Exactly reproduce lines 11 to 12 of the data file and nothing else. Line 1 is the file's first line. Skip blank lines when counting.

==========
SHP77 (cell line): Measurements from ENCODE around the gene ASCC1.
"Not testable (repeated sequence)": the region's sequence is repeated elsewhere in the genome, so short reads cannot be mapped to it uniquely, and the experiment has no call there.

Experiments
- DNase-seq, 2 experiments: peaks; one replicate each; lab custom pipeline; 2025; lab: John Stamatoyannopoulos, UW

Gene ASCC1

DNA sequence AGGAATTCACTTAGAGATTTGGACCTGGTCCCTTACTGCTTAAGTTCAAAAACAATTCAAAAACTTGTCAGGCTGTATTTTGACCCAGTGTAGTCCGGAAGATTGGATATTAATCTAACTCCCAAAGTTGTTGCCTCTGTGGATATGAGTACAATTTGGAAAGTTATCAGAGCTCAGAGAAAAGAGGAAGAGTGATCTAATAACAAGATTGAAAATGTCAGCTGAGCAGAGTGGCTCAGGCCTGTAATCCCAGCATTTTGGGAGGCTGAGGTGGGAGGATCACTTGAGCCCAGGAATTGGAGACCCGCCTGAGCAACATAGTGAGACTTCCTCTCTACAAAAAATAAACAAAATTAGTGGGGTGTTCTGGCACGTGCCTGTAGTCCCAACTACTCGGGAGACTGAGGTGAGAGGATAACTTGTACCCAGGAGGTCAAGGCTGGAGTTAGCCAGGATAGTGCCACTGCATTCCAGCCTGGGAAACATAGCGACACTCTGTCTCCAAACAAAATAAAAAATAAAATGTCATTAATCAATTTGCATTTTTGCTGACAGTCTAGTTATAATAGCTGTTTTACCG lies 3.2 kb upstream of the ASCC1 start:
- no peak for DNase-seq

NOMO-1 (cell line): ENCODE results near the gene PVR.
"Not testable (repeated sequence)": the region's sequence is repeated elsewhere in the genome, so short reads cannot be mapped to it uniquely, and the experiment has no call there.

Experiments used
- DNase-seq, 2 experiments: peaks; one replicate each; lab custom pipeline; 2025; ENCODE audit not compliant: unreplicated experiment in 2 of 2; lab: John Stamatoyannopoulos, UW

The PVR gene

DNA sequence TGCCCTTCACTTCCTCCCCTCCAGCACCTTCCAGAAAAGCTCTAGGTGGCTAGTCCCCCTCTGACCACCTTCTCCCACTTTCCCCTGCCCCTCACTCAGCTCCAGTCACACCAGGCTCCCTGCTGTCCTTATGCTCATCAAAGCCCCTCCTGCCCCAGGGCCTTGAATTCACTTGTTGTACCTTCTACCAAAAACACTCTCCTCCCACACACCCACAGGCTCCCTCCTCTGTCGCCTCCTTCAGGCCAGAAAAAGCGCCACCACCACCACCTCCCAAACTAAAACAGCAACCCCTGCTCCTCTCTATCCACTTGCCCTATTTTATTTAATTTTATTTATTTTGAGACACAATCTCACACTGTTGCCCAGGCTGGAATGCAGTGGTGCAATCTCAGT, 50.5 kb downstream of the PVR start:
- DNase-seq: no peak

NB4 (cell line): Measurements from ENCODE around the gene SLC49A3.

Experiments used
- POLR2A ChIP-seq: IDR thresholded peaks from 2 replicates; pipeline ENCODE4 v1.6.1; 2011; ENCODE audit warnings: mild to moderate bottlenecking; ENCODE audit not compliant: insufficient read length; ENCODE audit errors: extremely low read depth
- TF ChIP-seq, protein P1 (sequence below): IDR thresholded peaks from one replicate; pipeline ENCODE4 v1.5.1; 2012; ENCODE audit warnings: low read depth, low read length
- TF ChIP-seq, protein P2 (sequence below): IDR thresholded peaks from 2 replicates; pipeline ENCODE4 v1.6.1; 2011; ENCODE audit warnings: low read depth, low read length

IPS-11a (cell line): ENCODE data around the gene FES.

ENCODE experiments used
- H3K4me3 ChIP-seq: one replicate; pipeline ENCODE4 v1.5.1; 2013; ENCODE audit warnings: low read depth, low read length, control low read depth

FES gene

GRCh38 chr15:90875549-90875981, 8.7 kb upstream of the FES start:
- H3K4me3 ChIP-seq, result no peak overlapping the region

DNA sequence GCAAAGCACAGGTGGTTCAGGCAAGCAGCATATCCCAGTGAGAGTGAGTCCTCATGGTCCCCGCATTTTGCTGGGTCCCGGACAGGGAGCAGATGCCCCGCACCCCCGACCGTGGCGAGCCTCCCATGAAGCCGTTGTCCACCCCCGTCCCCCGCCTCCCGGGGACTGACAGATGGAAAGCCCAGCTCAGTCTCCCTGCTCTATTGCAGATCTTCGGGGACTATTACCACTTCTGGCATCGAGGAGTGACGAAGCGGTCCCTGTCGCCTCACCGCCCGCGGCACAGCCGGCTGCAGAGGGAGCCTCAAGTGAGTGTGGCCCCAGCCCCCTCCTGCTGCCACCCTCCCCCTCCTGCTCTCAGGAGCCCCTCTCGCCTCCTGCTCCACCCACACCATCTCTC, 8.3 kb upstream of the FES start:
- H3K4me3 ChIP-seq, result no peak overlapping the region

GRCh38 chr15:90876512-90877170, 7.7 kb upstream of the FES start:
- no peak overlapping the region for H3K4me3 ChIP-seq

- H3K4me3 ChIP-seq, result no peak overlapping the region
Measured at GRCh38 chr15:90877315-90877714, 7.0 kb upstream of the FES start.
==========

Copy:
- DNase-seq, 2 experiments: peaks; one replicate each; lab custom pipeline; 2025; ENCODE audit not compliant: unreplicated experiment in 2 of 2; lab: John Stamatoyannopoulos, UW

The PVR gene